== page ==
More PhDs means more growth, says science minister

Brazil’s future prosperity depends on training more young scientists, the country’s science minister has told Chemistry World. Sergio Rezende’s comments come weeks after the country announced $21 million to support research projects proposed by researchers who are at the start of their scientific careers.

’The progress level of a country directly depends of the density of scientists in comparison to the total population,’ Rezende told Chemistry World. ’In 2006, for example, 9,400 scientists got their PhD. This figure is very high in comparison to other Latin American countries, but insufficient to support the degree of development planned over the next few years.’

As part of moves to boost opportunities for Brazil’s young scientists, the National Council for Scientific and Technological Development (CNPq) - one of Brazil’s main research funding agencies - launched a new package of grants on 14 March. Scientists awarded PhDs after the year 2000, and with links to both public and private institutions, are eligible but must apply before the 16 May closing date. Researchers in the experimental sciences will be prioritised, the agency says, with a maximum of $290,000 available per three-year-project. Projects in non-experimental areas - such as mathematics, theoretical physicist, humanities and applied social sciences - may be awarded up to $70,000.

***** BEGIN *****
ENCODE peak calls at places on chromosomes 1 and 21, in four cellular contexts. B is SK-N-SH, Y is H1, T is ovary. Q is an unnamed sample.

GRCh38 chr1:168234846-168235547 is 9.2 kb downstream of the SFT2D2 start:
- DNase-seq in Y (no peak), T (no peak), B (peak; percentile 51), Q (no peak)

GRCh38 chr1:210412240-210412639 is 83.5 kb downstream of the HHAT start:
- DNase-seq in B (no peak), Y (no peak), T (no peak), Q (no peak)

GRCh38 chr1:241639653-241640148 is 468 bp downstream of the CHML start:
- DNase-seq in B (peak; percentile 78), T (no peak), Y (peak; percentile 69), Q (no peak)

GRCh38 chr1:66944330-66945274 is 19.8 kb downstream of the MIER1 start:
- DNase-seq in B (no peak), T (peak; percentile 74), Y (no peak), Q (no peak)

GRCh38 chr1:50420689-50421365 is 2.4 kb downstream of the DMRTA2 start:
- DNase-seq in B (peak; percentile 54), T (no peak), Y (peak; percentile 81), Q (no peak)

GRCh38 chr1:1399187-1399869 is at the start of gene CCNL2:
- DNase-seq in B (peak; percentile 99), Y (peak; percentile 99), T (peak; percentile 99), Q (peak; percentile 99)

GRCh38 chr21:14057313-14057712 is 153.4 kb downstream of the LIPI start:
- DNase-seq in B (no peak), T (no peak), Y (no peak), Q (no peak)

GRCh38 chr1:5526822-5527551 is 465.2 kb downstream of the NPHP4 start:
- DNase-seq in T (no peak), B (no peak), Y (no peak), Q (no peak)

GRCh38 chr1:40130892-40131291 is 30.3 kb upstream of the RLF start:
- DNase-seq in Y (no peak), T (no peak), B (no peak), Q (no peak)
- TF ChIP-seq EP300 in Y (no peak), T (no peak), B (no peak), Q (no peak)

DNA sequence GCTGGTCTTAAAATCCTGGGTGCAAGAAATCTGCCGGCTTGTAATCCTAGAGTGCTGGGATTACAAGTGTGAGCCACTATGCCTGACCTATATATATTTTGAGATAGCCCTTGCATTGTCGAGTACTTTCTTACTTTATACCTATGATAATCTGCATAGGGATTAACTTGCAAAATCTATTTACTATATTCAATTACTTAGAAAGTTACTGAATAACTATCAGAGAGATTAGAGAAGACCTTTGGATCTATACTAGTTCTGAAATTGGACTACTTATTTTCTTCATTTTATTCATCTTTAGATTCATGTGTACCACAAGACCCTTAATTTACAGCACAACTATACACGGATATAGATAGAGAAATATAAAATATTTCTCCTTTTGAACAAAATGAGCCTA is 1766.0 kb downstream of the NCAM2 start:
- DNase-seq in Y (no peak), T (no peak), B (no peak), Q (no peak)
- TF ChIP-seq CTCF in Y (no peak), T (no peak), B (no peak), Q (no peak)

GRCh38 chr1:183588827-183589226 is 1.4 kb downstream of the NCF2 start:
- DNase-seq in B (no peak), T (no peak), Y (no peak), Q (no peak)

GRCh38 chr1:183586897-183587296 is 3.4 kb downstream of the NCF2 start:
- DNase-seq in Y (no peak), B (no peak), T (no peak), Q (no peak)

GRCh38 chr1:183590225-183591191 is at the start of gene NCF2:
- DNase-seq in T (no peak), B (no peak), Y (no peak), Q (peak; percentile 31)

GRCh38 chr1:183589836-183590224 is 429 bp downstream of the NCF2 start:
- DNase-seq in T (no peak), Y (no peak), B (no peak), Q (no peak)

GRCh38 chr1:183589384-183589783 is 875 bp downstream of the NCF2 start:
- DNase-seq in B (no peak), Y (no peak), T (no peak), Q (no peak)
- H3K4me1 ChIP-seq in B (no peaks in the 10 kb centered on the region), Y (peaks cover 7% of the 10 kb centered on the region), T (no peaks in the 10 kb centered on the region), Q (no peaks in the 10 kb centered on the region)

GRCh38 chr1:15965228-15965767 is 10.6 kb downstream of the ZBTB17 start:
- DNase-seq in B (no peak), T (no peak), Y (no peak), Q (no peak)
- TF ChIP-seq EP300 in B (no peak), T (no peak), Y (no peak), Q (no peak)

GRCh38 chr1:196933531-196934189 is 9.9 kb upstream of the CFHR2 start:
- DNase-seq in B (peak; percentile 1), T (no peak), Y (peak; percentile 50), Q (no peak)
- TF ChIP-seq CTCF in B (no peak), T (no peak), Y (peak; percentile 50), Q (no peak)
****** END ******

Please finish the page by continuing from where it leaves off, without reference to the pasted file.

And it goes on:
Source: © Peter Ilicciev / Fiocruz

Brazil has launched a $21 million drive to train more young scientists

Brazil also plans a 50 per cent increase in the number of Masters and PhD fellowships it funds by 2010. Currently, the two federal agencies, Capes (linked to the Ministry of Education) and CNPq (linked to the Ministry of Science and Technology), together offer 95,000 fellowships. By 2010, that will rise to 155,000.

The new programme is part of moves to meet goals outlined in Brazil’s Plan for Action for Science, Technology and Innovation, presented by the country’s president, Luiz In?cio Lula da Silva, on 20 November 2007.

The government also wants to encourage more of Brazil’s scientists to work in industry to boost business innovation. ’We [are] . seeking in this way to change the distribution of scientists in Brazil, [who are] now mostly concentrated in universities and research institutes - in contrast with the situation in developed countries,’ Rezende said.

Speaking on behalf of the Brazilian Chemistry Industry Association (ABIQUIM), Adelaide Antunes, a professor of chemistry at the Federal University of Rio de Janeiro, said recent efforts to boost the numbers studying science Masters and PhDs is benefiting universities and large companies.

’However, small and medium industries have not yet benefited, since they are not aware of such initiatives,’ she said. Antunes believes the government needs to publicise such initiatives more widely.

Luisa Massarani